Labour market insights: South West England and space engineering
Enginuity News , Insights , Enginuity Update
We’re kicking off the new year by looking at the aerospace and space engineering sector in South West England, the closure of Virgin Orbit, and what the region’s industry must do to innovate and scale. You can read our full analysis in The Engineer – the link to the online article is at the bottom of this post.
A history of aerospace engineering
South West England is home to more than 250 space-related organisations, making it one of the UK’s biggest regions for the sector. Space engineering is an important part of the local economy; since 2019, the region’s income has grown by 34%.
The sector’s presence in South West England may not come as a huge surprise, given the area’s aerospace heritage with businesses including Airbus, Boeing and GKN Aerospace all based here – such companies have already spearheaded research and development efforts in emerging fields such as hydrogen aviation.
Supporting the sector, regional universities have developed relevant niches – for example, the University of Bristol was recently ranked second in the UK for aerospace engineering and the University of the West of England excels in areas such as robotics, space propulsion and renewable energy applications for space.
In 2020, the west of England was declared one of the UK Space Agency’s seven new ‘space hubs’. In 2022, Spaceport Cornwall opened on the old site of Newquay Airport as a base for Virgin Orbit, a launch service for small satellites. However, after just one (unsuccessful) launch at the site in January 2023, Virgin Orbit declared bankruptcy. Spaceport Cornwall is now looking to partner with other launch operators.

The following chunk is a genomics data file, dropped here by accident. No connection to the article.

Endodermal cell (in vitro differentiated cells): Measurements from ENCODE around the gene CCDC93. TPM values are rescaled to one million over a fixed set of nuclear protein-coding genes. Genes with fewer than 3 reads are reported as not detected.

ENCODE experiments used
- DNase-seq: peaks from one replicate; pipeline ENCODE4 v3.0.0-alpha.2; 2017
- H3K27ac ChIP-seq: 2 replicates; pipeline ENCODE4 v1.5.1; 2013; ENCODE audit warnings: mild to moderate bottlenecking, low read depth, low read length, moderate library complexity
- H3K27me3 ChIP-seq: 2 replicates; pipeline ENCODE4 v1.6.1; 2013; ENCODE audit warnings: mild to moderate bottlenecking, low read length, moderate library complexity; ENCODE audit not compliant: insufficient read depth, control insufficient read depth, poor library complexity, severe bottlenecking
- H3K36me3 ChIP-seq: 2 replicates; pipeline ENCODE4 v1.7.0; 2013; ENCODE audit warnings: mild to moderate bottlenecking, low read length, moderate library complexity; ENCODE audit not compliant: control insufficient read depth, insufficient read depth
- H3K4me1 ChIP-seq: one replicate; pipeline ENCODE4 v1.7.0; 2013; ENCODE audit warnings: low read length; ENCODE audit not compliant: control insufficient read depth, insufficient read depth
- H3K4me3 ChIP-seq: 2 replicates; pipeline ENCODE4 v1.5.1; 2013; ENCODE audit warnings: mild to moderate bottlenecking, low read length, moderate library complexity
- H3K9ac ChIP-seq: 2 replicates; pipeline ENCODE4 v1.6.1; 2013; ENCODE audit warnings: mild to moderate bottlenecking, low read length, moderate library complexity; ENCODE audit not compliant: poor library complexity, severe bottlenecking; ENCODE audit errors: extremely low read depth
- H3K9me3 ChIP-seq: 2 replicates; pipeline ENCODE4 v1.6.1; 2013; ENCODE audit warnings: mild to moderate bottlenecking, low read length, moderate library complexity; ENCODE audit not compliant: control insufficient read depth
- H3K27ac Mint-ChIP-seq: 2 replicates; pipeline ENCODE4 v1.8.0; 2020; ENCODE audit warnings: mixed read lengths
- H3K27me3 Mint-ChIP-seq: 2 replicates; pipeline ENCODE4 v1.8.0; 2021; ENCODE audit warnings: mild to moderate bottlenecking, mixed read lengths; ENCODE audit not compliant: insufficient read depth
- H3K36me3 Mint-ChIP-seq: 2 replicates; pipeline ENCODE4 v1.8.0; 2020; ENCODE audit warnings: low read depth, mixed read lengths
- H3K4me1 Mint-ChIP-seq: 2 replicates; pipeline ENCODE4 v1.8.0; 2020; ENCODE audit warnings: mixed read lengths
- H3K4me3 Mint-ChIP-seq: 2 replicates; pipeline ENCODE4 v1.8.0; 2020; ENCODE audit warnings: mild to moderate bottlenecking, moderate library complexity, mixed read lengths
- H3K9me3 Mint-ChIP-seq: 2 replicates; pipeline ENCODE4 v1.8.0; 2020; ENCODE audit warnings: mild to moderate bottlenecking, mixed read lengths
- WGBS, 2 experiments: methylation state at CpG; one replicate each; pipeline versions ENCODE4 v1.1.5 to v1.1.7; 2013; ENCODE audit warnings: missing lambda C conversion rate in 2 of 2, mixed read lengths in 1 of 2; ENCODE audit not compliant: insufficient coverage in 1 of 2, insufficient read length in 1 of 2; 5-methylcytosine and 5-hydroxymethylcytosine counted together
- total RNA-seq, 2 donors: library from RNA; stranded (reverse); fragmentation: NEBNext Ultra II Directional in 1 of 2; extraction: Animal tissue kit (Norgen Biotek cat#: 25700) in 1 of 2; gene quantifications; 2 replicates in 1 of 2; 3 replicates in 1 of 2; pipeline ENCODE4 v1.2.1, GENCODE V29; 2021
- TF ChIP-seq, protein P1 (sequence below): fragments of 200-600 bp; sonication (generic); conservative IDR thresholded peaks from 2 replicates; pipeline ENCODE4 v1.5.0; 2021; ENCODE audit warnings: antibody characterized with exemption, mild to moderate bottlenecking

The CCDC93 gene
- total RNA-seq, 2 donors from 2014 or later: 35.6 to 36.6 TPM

Optimism for the future, despite challenges
Conducted after Virgin Orbit’s closure, the Space Sector Skills Survey revealed the UK sector remains optimistic about the future.
62% of the organisations surveyed had recruited in the past 12 months, only slightly down from 70% in 2020. Meanwhile, the Space West consortium – which supports all space-related businesses in the region from multinational enterprises to SMEs – received funding in February 2023 to create an expansive Space Cluster Development Programme.
But the survey did highlight key challenges ahead. 52% of organisations said they were experiencing skills gaps in their current workforce. Of those companies, 97% said the skills gaps were impacting performance and growth.
72% of the surveyed companies highlighted software and data skills as areas of concern, as well as AI and machine learning, and data analysis and modelling.
Cited reasons for these skills gaps included difficulties in recruiting; new staff not having much-needed skills; and losing existing employees.
The good news is that there are solutions. The Space Skills Alliance has produced a problem map to help understand the causes of these challenges. Enginuity’s tools – such as the Skills Comparator and Role Explorer – are designed to help UK engineering employers across all sectors fix their skills gaps.
With South West England’s space engineering sector set for rapid expansion – even after Virgin Orbit’s shuttering – companies should act swiftly to fill their skills gaps and be ready to capitalise on keen regional interest.
Read the full article here: The Engineer - Upwardly mobile: skills and careers in the South West's space sector